Summary This book is designed to introduce law students, legal actors and human rights activists, particularly participants in human rights dialogues with China, to the process and reality of a newly confident China's participation in the international human rights system, albeit with inherent challenges. From an international and comparative perspective, one of the key findings of the author's research is that progress towards human rights depends more on judges than on legislators. Chinese legislators have enacted a series of reforms in order to better protect human rights. Unfortunately, these reforms have not led to greater adherence to China's international human rights obligations in practice. The reforms failed because they have generally been misunderstood by Chinese judges, who often have a limited understanding of international human rights norms. Specifically, this book will examine how judicial misunderstandings have blocked reforms in one specific area, the use of severe punishments, based on international human rights theory and case studies and data analyses. This examination has several purposes. The first is to suggest that China ratify the ICCPR as the next step for its substantive progress in human rights and as a good preparation for its re-applying to be a member of the UN Human Right Council in the future. The second is to explain how judges could be better educated in international human rights norms so as to greatly reduce the use of severe punishments and better comply with China's human rights obligations. The third is to demonstrate how the international community could better engage with China in a manner that is more conducive to human rights improvements. The author's ultimate goal is to enhance dialogue on human rights in China between judges and the Chinese government, between Chinese judges and their foreign counterparts and between China's government and the international community. Another significant aim of this book is to clarify the controversial question of what obligations China should undertake before its ratification of the ICCPR and to re-examine trends in its developing human rights policy after standing down from the Council in late 2012. The tortuous progress of China's criminal law and criminal justice reforms has confirmed that Chinese judges need further instruction on how to apply severe punishments in a manner consistent with international standards. Judges should be encouraged to exercise more discretion when sentencing so that penalties reflect the intent of relevant domestic laws as well as the international human rights standards enumerated in the ICCPR. In order to better educate and train judges, this book contains introductory chapters that examine the severe punishments currently available to Chinese judges from an international human rights perspective. To illustrate how Chinese justice currently falls short of international norms, this paper also examines several cases that are considered to be indicative of China's progress towards greater respect for human rights and the rule of law. These cases demonstrate that China still has a long way to go to achieve its goals, at least before abolishing the death penalty, forced labor and torture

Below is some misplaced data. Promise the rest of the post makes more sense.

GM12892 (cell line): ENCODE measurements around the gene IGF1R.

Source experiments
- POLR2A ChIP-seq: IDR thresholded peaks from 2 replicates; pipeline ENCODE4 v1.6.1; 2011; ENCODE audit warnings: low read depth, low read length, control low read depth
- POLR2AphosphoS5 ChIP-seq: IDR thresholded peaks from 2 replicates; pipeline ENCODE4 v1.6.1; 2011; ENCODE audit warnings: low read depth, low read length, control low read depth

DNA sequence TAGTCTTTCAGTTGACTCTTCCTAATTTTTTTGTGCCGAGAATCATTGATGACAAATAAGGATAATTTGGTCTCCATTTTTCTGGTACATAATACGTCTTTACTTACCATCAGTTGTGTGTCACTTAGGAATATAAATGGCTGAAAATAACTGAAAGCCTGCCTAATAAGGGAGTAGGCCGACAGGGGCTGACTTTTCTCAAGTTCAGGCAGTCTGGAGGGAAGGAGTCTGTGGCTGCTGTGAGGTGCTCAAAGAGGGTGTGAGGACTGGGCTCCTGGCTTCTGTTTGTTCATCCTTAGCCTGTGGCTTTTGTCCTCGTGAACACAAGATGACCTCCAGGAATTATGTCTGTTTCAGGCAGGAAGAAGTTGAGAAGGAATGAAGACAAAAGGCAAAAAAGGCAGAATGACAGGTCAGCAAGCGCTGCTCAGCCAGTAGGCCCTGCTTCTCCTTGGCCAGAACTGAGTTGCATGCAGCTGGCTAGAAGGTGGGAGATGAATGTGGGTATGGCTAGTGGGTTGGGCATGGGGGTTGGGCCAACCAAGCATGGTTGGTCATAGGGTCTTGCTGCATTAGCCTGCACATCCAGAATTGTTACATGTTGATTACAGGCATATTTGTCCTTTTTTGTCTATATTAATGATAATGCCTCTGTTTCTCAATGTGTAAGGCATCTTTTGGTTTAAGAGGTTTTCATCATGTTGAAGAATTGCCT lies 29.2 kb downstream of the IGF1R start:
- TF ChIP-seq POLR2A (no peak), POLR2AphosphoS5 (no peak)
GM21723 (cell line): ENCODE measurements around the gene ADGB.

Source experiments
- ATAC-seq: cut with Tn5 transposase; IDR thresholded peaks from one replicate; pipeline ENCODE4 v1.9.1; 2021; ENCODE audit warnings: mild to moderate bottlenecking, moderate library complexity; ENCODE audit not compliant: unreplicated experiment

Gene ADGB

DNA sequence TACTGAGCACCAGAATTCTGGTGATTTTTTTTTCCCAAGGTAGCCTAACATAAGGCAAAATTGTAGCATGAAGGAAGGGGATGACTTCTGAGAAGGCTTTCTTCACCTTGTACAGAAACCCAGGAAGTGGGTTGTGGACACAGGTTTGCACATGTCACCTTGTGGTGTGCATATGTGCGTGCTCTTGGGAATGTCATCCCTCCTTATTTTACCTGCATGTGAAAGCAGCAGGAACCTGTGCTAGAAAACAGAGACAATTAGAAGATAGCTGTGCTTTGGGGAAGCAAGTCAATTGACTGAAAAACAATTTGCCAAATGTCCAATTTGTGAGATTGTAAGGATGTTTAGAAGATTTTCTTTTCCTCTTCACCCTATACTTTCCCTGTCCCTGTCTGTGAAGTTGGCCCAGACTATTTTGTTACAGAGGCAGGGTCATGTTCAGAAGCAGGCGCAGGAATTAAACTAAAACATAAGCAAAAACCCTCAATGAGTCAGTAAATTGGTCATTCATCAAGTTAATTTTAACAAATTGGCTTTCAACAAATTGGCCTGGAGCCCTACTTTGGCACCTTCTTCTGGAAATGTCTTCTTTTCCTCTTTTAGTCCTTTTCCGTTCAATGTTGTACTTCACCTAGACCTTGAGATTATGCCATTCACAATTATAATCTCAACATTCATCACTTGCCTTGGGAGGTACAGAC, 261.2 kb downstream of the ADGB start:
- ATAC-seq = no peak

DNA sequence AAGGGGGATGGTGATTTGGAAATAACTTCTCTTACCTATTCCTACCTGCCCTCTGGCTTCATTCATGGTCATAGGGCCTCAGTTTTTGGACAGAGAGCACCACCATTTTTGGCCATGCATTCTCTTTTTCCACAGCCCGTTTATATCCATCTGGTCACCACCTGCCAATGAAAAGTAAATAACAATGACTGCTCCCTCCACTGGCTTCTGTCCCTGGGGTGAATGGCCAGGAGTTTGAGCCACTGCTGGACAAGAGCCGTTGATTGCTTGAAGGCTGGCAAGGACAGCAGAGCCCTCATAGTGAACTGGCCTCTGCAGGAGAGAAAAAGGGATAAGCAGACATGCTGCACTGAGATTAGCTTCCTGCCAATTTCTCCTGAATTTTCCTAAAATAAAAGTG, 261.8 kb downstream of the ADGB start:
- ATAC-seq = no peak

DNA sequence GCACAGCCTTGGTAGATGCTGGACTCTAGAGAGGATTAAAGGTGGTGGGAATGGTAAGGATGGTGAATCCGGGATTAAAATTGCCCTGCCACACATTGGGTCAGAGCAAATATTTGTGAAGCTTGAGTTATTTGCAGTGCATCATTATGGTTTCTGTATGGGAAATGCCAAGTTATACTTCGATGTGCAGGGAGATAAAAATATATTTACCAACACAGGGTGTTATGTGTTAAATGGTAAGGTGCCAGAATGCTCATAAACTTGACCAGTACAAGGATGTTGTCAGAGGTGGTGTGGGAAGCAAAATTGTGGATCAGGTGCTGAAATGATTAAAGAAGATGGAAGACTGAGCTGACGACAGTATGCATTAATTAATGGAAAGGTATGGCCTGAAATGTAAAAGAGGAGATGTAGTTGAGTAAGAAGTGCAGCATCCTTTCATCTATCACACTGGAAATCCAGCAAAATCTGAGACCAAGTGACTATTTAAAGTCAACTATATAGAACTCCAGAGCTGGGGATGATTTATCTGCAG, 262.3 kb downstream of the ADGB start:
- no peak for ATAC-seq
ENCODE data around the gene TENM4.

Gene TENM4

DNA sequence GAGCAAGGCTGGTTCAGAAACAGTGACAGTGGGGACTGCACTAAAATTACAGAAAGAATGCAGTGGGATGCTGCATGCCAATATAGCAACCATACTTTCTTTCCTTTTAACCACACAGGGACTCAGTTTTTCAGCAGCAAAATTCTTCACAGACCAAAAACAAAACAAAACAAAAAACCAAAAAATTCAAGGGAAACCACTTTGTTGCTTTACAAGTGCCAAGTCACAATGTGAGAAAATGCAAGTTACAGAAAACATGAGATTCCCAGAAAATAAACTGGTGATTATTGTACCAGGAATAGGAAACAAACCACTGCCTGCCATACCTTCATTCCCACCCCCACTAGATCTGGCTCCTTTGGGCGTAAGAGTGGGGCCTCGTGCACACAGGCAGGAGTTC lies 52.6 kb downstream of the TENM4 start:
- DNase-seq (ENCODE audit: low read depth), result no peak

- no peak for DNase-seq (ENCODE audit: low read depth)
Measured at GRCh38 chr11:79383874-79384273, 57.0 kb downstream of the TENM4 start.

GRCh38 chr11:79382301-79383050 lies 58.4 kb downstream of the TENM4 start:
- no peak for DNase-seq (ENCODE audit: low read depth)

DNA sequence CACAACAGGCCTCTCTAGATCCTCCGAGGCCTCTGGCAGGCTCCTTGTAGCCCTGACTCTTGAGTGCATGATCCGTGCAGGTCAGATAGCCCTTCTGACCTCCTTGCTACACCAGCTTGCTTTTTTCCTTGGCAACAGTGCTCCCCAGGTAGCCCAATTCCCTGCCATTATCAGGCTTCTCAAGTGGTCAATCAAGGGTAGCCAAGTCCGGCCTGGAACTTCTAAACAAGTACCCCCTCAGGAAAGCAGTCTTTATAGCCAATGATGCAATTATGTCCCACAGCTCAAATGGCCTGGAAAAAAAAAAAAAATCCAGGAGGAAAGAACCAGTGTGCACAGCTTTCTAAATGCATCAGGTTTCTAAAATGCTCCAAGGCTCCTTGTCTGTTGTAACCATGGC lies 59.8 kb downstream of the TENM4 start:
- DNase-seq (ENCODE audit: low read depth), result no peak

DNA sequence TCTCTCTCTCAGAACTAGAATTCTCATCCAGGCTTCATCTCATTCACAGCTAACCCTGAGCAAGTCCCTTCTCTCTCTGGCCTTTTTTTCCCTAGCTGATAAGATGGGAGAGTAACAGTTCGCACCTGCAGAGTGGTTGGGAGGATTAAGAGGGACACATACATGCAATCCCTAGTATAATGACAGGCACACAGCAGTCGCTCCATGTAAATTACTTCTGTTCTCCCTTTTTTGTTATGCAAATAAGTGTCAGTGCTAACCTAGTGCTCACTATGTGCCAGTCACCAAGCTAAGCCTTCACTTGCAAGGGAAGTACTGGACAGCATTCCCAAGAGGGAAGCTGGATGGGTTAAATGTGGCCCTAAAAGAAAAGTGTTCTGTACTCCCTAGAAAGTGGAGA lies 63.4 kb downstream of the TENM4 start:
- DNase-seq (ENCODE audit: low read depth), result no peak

Bibliography Includes bibliographical references
Subject Human rights -- China.
International law and human rights.
Law.
Criminal law.
Form Electronic book
ISBN 3642449018
3642449026 (electronic bk.)
9783642449017
9783642449024 (electronic bk.)